Iowa Alumni Magazine | April 2007 | Reviews

The African American Women in Iowa Digital Collection, a Digital Library Services Web Exhibit

By Kathryn Howe
A Web exhibit sheds light on the historical student experience of African American women.

Pearls

In the dog-eared photo, a classy lady wearing a smart dress and white pearls around her neck stands, hands clasped, in front of an old house. The picture bends where her name is scrawled, but it appears to be "Marie." Below, a caption reads, "Remembered by her kindness and remarkable character."

In other images, "Mary" and "Doug" stand together near a big tree in the winter snow, above the playful words, "He may be your man but he comes to see me sometime," while Lula M. Johnson is "lonesome to see Buddy." Throughout the album, men and women in sharp suits and ties, nice skirts and fancy tights pose along the familiar tree-lined streets of Iowa City and in front of UI buildings, including Old Capitol.

This 53-page volume of photos and other ephemera belongs to Altheda Beatrice Moore Smith, 28BA, 34MA [deceased], a black UI student whose scrapbook underscores a new University of Iowa Libraries online exhibit that showcases the 20th-century experience of African American women in Iowa.

Group of girls

The African American Women in Iowa Digital Collection. is the latest in a series of projects coordinated by the university's Digital Library Services. The photographs, clippings, newsletters, and other historical items span 1924 to 1970 and include materials from the Iowa Women's Archives and the African American Historical Museum and Cultural Center of Iowa in Cedar Rapids.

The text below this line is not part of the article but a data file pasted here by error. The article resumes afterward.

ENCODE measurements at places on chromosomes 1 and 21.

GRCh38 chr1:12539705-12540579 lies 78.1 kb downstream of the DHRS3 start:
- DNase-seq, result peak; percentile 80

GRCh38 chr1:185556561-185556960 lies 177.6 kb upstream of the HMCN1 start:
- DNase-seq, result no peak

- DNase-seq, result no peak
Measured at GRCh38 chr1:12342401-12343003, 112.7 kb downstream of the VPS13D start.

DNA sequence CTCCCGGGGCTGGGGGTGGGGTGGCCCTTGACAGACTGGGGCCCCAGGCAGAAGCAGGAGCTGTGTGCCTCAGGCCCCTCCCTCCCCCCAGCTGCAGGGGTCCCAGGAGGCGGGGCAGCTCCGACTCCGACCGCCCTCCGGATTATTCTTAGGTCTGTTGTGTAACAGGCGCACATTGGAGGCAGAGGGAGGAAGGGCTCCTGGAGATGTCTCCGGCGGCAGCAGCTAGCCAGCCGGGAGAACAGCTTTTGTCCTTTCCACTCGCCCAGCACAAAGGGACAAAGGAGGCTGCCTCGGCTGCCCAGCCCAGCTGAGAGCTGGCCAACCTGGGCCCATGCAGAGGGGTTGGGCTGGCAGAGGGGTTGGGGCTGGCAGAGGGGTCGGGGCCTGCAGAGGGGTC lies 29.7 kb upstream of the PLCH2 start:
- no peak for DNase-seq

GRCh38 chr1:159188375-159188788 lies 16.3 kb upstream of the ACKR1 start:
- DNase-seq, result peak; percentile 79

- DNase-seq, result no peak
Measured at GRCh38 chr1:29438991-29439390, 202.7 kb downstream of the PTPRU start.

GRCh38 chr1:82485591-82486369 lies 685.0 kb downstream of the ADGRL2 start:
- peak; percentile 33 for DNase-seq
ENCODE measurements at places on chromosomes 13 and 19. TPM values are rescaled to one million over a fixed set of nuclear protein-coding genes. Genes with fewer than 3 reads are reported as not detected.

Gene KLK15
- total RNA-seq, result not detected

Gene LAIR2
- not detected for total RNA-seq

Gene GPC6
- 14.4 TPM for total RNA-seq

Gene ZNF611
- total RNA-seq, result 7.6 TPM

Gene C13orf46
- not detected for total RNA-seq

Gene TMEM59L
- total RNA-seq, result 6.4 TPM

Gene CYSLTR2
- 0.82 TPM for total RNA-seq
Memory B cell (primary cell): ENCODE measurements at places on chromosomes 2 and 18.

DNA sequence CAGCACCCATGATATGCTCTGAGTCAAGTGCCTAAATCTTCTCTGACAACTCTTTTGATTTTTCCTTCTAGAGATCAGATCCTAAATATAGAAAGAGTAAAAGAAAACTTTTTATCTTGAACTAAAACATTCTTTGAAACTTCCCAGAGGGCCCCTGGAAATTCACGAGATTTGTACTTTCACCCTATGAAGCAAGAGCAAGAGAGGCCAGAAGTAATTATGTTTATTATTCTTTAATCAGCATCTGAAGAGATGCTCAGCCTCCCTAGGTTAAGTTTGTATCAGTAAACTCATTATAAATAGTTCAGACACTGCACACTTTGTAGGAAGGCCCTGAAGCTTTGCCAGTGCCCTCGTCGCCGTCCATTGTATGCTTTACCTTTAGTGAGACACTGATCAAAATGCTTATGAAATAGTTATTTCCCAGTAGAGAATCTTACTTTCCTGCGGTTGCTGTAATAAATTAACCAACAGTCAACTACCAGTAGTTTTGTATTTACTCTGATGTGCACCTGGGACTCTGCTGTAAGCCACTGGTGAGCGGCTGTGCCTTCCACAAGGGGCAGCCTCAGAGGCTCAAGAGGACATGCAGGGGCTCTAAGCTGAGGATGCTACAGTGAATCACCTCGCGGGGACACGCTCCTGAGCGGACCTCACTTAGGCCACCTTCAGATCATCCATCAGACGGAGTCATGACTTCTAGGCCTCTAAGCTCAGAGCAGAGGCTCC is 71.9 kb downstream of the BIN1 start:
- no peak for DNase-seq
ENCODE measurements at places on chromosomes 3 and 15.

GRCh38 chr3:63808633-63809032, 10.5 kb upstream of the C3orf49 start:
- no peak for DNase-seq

Smith's scrapbook records the activities and memories of a clearly spirited young woman with an expansive assembly of friends and social engagements. Her album includes invitations to fraternity parties, recital programs, pictures of Homecoming and Hawkeye football games, cards and messages from loved ones -- even noting times when she attended productions at the Englert or Strand theaters, often in the company of a gentleman named "Billy."

Group of boys

Beyond Smith's scrapbook, a 1929 pamphlet for the Iowa Federation Home (a dorm-itory for black female students) and mid- to late-1960s newsletters of the Fort Madison branch of the National Association for the Advancement of Colored People offer valuable perspective on the prejudices and obstacles that hindered black students over the generations, from segregation to the turbulent events that marked the crescendo of the civil rights movement.

Sorority girls to activists donated their materials for this project in hopes that the public can learn from and treasure the diversity of Iowa's past. As one of Smith's friends noted in the scrapbook, "To live in the hearts we leave behind is not to die."